His hair contains the texture of a long
morning in bed. I kneel beside his body,
my hands near his head, his breath already
in time with my world. Blood marks his forehead.
I rub it away, and like anyone’s mother
Smoothing the part, I let my hand linger
on his head, until I hear others near,
the ground shivering with the quick approach,
voices wrapped around the wind like burning
sage filtering through the weave of one’s robe.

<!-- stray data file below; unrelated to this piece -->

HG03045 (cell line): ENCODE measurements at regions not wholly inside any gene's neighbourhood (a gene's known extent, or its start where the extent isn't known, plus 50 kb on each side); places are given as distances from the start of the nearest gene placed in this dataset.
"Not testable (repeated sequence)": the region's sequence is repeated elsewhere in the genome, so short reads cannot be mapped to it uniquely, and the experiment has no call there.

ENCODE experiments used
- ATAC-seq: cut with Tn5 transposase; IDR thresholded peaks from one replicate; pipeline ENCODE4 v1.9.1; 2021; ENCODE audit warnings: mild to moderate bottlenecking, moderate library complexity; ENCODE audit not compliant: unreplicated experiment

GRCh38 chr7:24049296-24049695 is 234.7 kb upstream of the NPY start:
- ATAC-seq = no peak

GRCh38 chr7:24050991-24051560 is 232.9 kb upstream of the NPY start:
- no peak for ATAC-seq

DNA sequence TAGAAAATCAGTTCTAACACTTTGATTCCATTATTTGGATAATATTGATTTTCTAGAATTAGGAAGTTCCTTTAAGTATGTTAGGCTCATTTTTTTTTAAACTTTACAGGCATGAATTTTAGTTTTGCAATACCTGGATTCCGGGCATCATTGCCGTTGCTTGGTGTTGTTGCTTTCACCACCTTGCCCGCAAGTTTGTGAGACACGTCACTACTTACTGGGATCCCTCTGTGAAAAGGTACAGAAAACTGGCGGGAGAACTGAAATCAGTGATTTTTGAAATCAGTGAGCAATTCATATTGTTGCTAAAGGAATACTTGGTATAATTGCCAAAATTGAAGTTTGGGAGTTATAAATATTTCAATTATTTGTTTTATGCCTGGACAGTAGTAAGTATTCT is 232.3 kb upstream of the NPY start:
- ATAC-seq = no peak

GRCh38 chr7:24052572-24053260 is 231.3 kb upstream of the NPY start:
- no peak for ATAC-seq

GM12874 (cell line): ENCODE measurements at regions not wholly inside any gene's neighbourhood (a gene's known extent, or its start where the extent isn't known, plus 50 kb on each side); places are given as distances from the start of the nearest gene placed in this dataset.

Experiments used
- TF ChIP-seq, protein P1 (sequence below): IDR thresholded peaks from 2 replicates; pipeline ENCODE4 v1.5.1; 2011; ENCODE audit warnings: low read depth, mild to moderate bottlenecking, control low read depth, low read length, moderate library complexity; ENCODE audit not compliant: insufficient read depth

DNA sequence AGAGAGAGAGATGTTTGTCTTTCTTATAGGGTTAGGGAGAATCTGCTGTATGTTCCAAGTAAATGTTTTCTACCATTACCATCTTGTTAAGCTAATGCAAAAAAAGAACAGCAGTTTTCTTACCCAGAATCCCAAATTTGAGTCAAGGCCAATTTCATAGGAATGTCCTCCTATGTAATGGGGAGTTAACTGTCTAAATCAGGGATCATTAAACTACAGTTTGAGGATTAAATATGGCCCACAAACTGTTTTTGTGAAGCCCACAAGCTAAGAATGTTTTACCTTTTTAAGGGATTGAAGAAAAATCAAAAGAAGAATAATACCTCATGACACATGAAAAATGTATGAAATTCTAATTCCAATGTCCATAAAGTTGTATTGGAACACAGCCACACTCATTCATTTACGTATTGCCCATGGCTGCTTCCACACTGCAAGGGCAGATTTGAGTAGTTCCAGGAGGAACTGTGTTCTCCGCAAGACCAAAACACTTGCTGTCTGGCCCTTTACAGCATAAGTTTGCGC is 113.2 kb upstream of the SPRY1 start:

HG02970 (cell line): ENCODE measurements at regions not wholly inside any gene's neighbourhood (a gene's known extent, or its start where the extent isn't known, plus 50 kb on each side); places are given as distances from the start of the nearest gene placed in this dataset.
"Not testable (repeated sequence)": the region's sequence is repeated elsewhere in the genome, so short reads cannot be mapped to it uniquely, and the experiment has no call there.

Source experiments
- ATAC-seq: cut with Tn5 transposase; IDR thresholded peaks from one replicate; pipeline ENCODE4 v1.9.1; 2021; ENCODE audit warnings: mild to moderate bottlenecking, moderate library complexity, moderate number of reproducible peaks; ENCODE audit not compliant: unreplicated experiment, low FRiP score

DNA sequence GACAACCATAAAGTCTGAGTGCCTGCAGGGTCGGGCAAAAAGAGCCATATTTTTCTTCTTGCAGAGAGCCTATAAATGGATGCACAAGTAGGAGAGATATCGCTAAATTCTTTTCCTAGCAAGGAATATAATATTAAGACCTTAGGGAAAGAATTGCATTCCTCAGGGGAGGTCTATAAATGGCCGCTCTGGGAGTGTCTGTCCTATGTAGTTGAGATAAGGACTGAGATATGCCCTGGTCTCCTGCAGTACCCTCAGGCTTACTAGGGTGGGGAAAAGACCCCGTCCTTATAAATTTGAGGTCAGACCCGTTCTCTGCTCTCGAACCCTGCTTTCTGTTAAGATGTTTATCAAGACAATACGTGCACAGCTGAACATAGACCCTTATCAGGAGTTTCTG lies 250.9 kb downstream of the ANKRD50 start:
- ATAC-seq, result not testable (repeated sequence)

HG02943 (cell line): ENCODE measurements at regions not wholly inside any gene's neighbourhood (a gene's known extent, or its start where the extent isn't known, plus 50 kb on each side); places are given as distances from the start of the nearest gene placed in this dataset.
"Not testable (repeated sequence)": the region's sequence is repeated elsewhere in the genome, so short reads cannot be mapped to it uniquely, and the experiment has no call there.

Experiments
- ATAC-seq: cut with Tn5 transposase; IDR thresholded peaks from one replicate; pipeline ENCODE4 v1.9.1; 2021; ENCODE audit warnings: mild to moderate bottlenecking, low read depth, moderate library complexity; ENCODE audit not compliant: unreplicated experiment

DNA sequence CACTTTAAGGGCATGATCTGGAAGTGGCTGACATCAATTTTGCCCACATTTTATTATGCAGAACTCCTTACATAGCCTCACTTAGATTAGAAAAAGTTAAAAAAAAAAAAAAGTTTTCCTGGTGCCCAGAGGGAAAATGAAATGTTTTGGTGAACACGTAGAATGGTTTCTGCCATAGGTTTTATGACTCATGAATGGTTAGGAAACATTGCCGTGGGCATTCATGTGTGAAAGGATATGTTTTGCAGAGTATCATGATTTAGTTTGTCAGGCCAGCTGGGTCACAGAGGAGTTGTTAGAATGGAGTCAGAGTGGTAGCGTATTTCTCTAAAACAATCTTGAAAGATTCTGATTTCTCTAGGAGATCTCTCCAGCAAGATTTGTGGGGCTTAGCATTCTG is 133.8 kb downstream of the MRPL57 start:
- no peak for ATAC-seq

I have known this boy or one like him.
The place where he has fallen robs the past
of its birth. My fingertips peel away
skin dying from wounds that no one can see.
NOTE: This is a poem I wrote in a series of poems about the Scottish legend of Tam Lin. I was re-reading them this morning and thought I’d post one. Thanks for reading.